Click photos to enlarge: 

Previous Image
Next Image

We are proud to present this exceptional home. A true estate property located in the heart of Lexington! This grand, elegant, and updated Meriam Hill Colonial Revival mansion with Mediterranean accents is situated on a 39,000 s.f. lot that spans two of Lexington’s most admired streets, Somerset Rd. and Hancock Street, in Lexington Center. A gracious formal foyer is filled with light from both sides. Formal living room and library, each with a fireplace. A voluminous step-down solarium is the perfect place for morning coffee and evening cocktails. The kitchen has a professional grade Viking range, granite counters, cherry cabinets, and an eat-in breakfast room. A wet bar area transitions to a family room with a stone gas fireplace and a suite that could be an office or au pair. Two-car garage and a full basement with potential to be finished. Lush and professionally landscaped grounds with one of the biggest weeping hemlock trees in N. America. Old world artisan tile work and architectural moldings throughout.  Four fireplaces. A breathtaking property for those who value true craftsmanship + location, location, location!

Offered at $2,400,000. Private showings by appointment. Please use contact button. We will have public open houses Saturday and Sunday, September 13 and 14, from 1:00-3:00 each day.

Meriam Hill

With a central location on a hill just behind Lexington’s historic center, steps from the Battle Green, Minuteman Bike Path, shops, and restaurants, Meriam Hill’s siting alone would make it a desirable neighborhood in which to live. However, couple that with any of the finest homes in town, and you understand why this beloved area is so coveted. Willard Brown (who designed the Cary Memorial Library), E.A.P. Newcomb, Allen & Kenway, and Walter Paine are just a few of the noted Boston and Lexington-area architects whose work is represented here. Indeed, a few of them lived here themselves.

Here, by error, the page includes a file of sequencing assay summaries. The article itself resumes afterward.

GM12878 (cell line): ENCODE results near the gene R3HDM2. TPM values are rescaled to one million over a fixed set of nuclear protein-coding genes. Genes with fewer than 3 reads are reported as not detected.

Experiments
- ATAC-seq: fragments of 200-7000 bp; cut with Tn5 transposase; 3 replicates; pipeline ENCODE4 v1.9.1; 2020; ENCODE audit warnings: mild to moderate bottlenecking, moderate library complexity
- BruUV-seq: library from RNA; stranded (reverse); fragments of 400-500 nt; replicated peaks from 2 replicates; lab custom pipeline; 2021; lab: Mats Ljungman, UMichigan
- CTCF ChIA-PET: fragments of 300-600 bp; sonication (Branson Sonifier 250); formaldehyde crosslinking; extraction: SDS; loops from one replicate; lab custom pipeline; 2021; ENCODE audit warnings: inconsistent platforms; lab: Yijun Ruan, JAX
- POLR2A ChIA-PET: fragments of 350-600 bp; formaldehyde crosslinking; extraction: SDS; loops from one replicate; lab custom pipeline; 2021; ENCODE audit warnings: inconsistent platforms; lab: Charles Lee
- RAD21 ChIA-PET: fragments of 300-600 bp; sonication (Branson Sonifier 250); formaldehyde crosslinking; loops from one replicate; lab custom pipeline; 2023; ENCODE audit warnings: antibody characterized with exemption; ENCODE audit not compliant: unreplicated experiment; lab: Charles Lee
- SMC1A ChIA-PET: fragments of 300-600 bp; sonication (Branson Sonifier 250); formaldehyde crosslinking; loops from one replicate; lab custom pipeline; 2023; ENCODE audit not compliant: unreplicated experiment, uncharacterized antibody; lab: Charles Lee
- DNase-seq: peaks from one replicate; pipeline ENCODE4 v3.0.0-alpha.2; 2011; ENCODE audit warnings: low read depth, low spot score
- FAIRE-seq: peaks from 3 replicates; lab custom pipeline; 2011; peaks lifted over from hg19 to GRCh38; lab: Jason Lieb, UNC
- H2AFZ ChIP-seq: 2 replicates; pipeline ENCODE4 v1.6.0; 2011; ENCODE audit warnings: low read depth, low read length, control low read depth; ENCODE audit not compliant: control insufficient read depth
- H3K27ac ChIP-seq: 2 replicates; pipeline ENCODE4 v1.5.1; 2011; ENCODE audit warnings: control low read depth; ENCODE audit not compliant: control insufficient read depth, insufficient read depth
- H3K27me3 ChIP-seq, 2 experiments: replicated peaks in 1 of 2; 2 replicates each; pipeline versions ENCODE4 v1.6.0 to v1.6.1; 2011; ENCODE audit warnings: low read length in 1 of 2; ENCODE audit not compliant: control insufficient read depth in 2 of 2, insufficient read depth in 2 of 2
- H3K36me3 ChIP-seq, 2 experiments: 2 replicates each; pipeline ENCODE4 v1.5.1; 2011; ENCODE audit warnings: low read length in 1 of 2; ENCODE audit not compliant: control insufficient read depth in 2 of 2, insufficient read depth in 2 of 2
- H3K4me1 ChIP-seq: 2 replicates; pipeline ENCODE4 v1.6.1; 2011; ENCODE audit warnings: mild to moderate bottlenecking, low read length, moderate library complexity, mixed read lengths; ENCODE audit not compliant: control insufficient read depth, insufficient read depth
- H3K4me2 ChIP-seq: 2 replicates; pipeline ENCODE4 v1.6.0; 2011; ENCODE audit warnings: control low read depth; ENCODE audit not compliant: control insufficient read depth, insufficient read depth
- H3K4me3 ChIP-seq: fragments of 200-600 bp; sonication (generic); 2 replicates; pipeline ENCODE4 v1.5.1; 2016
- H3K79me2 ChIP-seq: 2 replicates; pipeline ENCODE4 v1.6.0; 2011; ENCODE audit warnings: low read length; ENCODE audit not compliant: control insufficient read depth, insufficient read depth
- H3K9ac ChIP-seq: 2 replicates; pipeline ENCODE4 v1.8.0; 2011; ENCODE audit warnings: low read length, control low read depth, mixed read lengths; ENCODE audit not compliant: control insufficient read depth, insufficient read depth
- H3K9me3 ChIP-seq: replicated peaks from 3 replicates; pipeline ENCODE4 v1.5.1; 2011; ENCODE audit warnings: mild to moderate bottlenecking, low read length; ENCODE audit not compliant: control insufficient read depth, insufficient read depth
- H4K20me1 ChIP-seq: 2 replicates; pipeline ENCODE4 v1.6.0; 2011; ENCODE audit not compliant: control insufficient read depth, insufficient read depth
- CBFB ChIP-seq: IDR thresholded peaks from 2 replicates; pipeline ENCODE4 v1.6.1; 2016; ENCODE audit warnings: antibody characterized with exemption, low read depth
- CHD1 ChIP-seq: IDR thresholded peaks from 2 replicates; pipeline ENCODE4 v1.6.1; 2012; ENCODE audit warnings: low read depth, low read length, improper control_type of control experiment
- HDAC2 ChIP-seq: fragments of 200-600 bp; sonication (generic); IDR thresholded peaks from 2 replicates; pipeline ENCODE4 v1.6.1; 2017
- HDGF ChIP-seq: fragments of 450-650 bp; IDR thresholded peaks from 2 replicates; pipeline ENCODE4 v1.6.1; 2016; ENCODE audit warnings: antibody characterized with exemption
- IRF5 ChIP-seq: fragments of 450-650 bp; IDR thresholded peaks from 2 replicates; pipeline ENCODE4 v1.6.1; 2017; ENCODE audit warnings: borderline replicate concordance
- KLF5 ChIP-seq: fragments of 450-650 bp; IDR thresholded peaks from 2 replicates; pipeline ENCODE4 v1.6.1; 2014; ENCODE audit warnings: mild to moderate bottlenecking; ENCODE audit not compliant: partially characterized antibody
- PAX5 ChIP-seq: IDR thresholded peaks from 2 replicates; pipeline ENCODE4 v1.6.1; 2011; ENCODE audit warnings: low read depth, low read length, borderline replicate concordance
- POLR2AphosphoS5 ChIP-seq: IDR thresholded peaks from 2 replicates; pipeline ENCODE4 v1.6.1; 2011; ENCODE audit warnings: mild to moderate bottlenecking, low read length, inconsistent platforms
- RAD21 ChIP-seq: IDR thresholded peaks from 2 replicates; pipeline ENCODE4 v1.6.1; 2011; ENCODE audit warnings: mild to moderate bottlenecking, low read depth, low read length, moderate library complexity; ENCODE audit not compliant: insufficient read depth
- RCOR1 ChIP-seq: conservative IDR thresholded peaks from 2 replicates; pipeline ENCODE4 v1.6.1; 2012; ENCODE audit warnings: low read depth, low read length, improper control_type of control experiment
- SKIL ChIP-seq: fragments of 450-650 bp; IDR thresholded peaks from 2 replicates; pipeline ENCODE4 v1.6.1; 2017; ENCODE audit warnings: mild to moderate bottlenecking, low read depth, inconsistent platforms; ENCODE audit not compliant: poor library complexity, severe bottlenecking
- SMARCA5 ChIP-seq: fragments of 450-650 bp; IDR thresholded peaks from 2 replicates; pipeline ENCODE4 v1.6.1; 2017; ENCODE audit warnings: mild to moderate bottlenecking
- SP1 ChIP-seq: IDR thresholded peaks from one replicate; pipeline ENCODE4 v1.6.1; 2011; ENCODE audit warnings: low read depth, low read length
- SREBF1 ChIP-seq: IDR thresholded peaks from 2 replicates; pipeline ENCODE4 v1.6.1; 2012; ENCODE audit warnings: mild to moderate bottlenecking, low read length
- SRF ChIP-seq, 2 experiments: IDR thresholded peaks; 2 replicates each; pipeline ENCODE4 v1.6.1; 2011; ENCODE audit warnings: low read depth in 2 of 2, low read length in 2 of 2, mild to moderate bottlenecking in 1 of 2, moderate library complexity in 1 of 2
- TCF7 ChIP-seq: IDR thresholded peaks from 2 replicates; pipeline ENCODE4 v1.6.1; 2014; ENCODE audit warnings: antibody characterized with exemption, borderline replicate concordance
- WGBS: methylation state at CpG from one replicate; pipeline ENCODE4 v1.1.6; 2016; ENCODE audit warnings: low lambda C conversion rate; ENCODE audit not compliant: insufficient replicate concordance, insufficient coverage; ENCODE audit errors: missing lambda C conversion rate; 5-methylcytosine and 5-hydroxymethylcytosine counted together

Oakmount Castle (torn down in 1941)

The bike path, of course, used to be the train track, and the old Lexington Depot is located just at the bottom of the hill. Restored and used by the Lexington Historical Society today, the proximity of the Depot was a main selling point in the early days. As noted at the Lexington Historic Survey, Meriam Hill was developed in the late 19th century, and was:

…home to many of the influential citizens who helped to transform the town from a rural town to a prosperous suburb. Proximity to the depot made Meriam Hill a desirable place to settle for many Lexington professionals who worked in Boston. Most of the neighborhood residents knew each other from financial clubs and many had first come to Lexington as summer residents. A number of the buildings in the neighborhood are architect-designed. This area includes one property, the former Merriam Factory at 7-9 Oakland Street, which has been listed on the National Register of Historic Places.

The names Meriam and Merriam are often confused. As the Survey goes on to explain:

The area takes its name from the pre-Revolutionary Meriam family who owned much of area in the 19th century. The hill was first divided into thirty-three house lots in the 1870s although construction did not take place until the 1880s. One of the first to buy was Matthew P. Merriam (no relation to the earlier Meriams) who purchased eight lots and established a shoe findings factory at 7-9 Oakland Street in 1882. The factory employed approximately thirty workers at a time, most of whom were women. In the late 19th century this was the largest manufacturing facility in Lexington. The building was later home to the Adams Press and later, the Lexington Press. In recent years the former factory was renovated for housing for victims of brain injury. At the age of 60 Matthew Merriam had a new house built across the street from the factory at 2 Oakland Street, designed by Boston architect Walter Paine who also designed the Hancock Church.

An old view of Stetson Street


The neighborhood is roughly contained within Adams Street, Hancock Street, Grant Street, Colony Road, and Massachusetts Avenue: